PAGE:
She knew where the boiler room was, or at least where the door that led to it was. She’d never actually been inside. By the time she reached C-wing she’d left the music of the dance far behind.
The door marked custodian’s office opened onto a long narrow room with unidentifiable machinery all around. Generators were humming, drowning out any other noise. It was cool and dank… spooky, Cassie thought. There were NO smoking signs on the walls and it smelled of oil and gas.
A stairway descended into the school basement. Cassie slowly went down the steps, gripping the smooth metal handrail. God, it’s like going down into a tomb, she thought. Who would want to spend their time here instead of in the light and music up in the gym?
The boiler room itself smelled of machine oil and beer. It wasn’t just cool; it was cold. And it was silent, except for the steady dripping of water somewhere.
A terrible place, Cassie thought shakily. All around her were machines with giant dials, and overhead there were huge pipes of all kinds. It was like being in the bowels of a ship. And it was deserted.
“Debby? Chris? It’s Cassie.”
Maybe they couldn’t hear her. There was another room behind the boiler room; she could glimpse it through an archway beyond the machines.
She edged toward it, worried about getting oil on Laurel’s pristine dress. She looked through the archway and hesitated, gripped by a strange apprehension.
“Is anybody there?”
A large machine was blocking her way. Uneasily, she poked her head around it.
At first she thought the room was empty, but then, at eye level, she saw something.
Something wrong. And in that instant her throat closed and her mind fragmented, single thoughts flashing across it like explosions from a flashbulb.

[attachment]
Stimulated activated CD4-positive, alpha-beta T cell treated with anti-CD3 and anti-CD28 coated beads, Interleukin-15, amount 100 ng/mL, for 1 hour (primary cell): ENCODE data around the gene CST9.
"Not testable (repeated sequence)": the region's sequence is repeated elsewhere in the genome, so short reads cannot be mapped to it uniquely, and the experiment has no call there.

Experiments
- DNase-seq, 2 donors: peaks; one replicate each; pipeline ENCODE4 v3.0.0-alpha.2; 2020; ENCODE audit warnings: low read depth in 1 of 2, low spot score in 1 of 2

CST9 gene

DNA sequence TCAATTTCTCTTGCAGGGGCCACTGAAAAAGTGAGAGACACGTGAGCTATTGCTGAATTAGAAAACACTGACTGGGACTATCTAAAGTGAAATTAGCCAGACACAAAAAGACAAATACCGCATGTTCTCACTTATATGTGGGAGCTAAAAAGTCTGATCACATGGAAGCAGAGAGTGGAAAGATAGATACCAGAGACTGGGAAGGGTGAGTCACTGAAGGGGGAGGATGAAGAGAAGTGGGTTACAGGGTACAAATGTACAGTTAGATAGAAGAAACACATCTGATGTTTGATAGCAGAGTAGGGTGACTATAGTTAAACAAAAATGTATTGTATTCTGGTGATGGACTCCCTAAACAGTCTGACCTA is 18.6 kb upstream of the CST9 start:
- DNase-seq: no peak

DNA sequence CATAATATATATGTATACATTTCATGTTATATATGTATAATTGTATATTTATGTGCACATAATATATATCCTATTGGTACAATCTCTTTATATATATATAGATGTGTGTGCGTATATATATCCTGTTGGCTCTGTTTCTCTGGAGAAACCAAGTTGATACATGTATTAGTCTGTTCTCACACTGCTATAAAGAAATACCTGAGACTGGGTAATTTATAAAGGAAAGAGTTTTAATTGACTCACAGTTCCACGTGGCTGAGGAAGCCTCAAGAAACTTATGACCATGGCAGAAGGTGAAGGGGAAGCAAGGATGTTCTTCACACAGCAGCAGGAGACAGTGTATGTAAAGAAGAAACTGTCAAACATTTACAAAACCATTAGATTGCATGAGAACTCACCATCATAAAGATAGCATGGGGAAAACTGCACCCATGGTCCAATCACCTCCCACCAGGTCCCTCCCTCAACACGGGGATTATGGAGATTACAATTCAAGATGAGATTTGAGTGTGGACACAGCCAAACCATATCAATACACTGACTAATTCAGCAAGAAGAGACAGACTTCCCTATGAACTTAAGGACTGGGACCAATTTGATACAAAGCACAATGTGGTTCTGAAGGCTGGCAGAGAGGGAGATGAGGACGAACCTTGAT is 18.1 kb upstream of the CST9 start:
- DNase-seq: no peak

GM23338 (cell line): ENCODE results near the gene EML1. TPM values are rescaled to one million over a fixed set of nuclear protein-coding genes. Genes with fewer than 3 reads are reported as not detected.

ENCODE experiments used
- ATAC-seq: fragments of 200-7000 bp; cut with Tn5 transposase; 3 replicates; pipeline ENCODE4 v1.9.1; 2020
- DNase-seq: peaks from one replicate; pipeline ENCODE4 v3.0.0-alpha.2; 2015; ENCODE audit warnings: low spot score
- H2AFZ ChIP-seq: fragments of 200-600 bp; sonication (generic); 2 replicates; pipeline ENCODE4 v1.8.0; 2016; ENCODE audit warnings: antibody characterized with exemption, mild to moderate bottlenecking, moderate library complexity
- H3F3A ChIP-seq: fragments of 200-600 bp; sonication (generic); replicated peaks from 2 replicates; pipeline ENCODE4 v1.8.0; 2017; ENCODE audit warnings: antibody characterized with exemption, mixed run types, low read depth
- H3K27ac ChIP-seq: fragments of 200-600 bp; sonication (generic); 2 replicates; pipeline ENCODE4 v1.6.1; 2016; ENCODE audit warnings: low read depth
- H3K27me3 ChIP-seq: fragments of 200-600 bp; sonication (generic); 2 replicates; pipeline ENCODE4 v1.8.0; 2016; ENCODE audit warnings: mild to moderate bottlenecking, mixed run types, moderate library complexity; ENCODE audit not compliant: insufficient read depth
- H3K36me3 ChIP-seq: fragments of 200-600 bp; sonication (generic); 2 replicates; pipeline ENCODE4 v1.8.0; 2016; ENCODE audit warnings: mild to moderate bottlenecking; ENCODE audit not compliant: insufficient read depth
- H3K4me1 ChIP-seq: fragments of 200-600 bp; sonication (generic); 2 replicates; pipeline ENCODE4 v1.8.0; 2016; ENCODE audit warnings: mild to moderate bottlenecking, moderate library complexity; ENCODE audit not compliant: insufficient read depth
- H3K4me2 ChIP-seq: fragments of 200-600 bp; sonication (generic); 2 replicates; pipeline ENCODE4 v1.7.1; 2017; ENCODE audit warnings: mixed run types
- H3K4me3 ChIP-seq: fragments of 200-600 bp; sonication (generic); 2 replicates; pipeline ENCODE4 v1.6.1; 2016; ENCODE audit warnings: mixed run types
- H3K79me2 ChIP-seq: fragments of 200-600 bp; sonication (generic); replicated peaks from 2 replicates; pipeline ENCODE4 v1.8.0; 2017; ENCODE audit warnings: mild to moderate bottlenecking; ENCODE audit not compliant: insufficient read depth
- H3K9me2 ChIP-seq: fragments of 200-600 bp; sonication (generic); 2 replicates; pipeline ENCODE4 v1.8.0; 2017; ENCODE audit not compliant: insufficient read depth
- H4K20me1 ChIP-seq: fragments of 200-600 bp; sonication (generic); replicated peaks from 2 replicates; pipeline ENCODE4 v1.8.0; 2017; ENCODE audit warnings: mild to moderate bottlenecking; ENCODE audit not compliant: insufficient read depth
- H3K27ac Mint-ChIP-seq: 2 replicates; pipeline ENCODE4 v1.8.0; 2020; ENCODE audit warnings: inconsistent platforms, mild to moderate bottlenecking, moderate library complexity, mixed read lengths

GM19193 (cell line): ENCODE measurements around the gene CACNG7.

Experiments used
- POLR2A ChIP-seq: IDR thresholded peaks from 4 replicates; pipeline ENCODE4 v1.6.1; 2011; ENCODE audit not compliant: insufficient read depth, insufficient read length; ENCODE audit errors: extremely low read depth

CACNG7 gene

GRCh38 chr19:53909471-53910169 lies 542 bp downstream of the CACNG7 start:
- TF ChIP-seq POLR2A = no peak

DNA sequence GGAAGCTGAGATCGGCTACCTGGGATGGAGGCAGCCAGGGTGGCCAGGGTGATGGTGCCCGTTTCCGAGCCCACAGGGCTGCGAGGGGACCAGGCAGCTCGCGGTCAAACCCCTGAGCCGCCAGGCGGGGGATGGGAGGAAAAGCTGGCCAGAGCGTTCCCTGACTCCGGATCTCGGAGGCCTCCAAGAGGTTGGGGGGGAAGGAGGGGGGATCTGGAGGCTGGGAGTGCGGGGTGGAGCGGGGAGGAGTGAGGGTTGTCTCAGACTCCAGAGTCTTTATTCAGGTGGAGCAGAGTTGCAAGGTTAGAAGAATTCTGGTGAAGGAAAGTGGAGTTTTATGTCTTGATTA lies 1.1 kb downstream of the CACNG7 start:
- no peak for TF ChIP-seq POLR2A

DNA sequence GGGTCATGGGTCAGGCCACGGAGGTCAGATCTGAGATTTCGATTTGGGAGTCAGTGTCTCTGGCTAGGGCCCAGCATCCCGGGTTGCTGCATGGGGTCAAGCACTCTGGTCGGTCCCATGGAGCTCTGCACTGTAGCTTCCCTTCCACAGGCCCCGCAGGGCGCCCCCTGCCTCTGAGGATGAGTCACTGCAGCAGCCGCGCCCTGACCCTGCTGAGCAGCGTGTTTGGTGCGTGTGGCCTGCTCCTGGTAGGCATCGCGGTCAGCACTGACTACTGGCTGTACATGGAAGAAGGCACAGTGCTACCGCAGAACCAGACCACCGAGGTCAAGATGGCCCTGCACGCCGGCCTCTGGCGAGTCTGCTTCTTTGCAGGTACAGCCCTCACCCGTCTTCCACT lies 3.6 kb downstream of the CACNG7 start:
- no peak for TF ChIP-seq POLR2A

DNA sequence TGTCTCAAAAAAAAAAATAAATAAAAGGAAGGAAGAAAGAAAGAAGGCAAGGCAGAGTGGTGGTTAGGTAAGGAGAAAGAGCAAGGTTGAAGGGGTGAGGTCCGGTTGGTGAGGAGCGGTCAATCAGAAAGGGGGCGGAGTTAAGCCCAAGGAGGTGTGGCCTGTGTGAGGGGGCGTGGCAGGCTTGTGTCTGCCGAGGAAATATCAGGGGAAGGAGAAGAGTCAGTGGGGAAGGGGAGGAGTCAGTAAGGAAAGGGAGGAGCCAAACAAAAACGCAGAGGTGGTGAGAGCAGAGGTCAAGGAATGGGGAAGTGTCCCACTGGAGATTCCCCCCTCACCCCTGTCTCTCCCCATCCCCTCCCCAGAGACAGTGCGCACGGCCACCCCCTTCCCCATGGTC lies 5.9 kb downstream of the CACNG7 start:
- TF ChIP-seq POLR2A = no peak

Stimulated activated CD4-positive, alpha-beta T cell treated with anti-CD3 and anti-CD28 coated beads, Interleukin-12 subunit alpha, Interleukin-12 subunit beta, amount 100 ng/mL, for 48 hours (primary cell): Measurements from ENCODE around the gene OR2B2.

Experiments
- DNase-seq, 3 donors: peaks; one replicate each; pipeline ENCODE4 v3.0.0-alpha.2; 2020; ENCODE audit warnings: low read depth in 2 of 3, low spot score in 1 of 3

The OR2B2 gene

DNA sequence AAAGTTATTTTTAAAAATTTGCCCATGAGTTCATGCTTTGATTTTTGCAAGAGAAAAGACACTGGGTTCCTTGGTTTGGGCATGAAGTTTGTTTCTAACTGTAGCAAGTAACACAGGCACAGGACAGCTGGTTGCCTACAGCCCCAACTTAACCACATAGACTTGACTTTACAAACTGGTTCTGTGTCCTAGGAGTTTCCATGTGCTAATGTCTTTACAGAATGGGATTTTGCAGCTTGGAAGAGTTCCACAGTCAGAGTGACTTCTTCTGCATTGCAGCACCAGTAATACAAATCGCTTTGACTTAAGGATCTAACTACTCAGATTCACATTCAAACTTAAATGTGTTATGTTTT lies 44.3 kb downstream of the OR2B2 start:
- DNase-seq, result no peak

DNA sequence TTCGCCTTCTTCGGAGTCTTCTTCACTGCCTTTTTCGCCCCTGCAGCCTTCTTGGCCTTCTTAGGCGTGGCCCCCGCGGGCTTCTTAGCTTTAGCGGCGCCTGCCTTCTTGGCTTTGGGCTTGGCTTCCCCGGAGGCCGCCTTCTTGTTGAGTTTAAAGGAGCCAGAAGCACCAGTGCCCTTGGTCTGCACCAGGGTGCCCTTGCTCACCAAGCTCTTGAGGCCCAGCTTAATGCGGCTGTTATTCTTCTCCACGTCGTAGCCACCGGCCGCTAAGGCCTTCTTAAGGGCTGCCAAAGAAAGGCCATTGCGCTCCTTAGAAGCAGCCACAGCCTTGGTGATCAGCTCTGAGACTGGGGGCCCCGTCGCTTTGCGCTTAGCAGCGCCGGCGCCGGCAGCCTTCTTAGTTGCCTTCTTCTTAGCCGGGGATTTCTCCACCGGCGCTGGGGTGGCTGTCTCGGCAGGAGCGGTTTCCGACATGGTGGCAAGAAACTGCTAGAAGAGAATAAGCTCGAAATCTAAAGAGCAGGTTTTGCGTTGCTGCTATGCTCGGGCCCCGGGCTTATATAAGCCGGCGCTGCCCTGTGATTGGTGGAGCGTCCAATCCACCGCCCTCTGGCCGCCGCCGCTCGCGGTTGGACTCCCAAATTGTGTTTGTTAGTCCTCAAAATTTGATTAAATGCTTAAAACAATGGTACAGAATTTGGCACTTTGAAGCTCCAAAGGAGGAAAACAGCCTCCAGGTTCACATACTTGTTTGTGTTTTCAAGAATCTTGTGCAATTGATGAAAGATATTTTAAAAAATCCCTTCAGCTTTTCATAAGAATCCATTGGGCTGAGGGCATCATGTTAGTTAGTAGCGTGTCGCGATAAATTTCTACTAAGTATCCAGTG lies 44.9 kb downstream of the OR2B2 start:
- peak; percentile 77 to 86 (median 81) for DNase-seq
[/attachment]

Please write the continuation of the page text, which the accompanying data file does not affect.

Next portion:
Swinging feet where feet shouldn’t be. Somebody walking on air. Flying like a witch. Only, the feet weren’t flying. They were swinging, back and forth, in two dark brown loafers. Two dark brown loafers with little tassels.
Cassie looked up at the face.
The relentless dripping of water went on. The smell of oil and stale alcohol nauseated her.
Can’t scream. Can’t do anything but gasp.
Drip and swing.
That face, that horrible blue face. No more lady-killer smile. I have to do something to help him, but how can I help? Nobody’s neck bends that way when they’re alive.
Every horrible detail was so clear. The fraying rope. The swinging shadow on the cinder-block wall. The machinery with its dials and switches. And the awful stillness.
Swinging like a pendulum.
Hands covering her mouth, Cassie began to sob.
She backed away, trying not to see the curly brown hair on the head that was lolling sideways. He couldn’t be dead when she’d just danced with him. He’d just had his arms around her, he’d flashed her that cocksure smile. And now-
She stepped back and hands fell on her shoulders.
She did try to scream then, but her throat was paralyzed. Her vision went dark.
“Steady. Steady. Hang on there.”
It was Nick.
“Breathe slower. Put your head down.”
“Nine-one-one,” she gasped, and then, clearly and distinctly so that he would understand, “Call nine-one-one, Nick. Jeffrey-“
He cast a hard glance at the swinging feet. “He doesn’t need a doctor. Do you?”
“I-” She was hanging on to his hand. “I came down to get Deborah.”